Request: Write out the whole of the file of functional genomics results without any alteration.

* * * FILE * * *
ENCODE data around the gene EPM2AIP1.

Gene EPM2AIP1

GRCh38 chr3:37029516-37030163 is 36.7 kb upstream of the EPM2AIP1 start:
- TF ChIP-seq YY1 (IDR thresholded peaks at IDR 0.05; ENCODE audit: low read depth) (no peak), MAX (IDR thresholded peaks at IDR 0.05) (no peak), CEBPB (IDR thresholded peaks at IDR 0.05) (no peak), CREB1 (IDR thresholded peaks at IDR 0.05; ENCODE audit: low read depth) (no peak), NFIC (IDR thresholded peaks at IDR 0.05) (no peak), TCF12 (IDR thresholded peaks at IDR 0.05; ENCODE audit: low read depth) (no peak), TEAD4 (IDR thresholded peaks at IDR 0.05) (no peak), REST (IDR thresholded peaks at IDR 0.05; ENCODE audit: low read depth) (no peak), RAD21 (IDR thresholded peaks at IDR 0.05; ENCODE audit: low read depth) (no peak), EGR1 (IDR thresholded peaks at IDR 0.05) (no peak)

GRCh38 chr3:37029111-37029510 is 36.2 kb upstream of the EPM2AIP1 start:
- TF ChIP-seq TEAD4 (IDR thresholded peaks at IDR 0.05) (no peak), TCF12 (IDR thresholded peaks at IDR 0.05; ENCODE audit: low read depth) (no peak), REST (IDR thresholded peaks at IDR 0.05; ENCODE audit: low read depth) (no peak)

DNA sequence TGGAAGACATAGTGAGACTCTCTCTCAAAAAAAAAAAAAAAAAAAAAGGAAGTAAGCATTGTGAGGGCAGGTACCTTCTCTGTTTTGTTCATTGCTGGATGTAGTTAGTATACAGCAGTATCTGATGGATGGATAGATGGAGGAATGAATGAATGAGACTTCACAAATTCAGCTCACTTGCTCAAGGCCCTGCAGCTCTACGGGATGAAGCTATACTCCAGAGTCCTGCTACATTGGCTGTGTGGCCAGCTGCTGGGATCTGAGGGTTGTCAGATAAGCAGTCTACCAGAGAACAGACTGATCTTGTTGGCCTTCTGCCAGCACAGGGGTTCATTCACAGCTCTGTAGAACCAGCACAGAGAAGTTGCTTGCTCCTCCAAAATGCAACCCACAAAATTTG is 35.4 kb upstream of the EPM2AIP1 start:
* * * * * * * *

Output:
ENCODE data around the gene EPM2AIP1.

Gene EPM2AIP1

GRCh38 chr3:37029516-37030163 is 36.7 kb upstream of the EPM2AIP1 start:
- TF ChIP-seq YY1 (IDR thresholded peaks at IDR 0.05; ENCODE audit: low read depth) (no peak), MAX (IDR thresholded peaks at IDR 0.05) (no peak), CEBPB (IDR thresholded peaks at IDR 0.05) (no peak), CREB1 (IDR thresholded peaks at IDR 0.05; ENCODE audit: low read depth) (no peak), NFIC (IDR thresholded peaks at IDR 0.05) (no peak), TCF12 (IDR thresholded peaks at IDR 0.05; ENCODE audit: low read depth) (no peak), TEAD4 (IDR thresholded peaks at IDR 0.05) (no peak), REST (IDR thresholded peaks at IDR 0.05; ENCODE audit: low read depth) (no peak), RAD21 (IDR thresholded peaks at IDR 0.05; ENCODE audit: low read depth) (no peak), EGR1 (IDR thresholded peaks at IDR 0.05) (no peak)

GRCh38 chr3:37029111-37029510 is 36.2 kb upstream of the EPM2AIP1 start:
- TF ChIP-seq TEAD4 (IDR thresholded peaks at IDR 0.05) (no peak), TCF12 (IDR thresholded peaks at IDR 0.05; ENCODE audit: low read depth) (no peak), REST (IDR thresholded peaks at IDR 0.05; ENCODE audit: low read depth) (no peak)

DNA sequence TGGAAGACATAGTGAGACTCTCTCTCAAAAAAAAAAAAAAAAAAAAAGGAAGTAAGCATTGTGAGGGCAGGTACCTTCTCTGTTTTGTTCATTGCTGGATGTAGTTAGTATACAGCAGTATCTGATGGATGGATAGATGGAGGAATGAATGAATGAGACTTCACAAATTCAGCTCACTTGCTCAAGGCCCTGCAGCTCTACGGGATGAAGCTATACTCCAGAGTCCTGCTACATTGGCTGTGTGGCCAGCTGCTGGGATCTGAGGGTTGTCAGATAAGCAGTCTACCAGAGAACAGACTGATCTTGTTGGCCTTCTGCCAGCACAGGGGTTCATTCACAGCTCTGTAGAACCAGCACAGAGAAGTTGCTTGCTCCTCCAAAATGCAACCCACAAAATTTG is 35.4 kb upstream of the EPM2AIP1 start: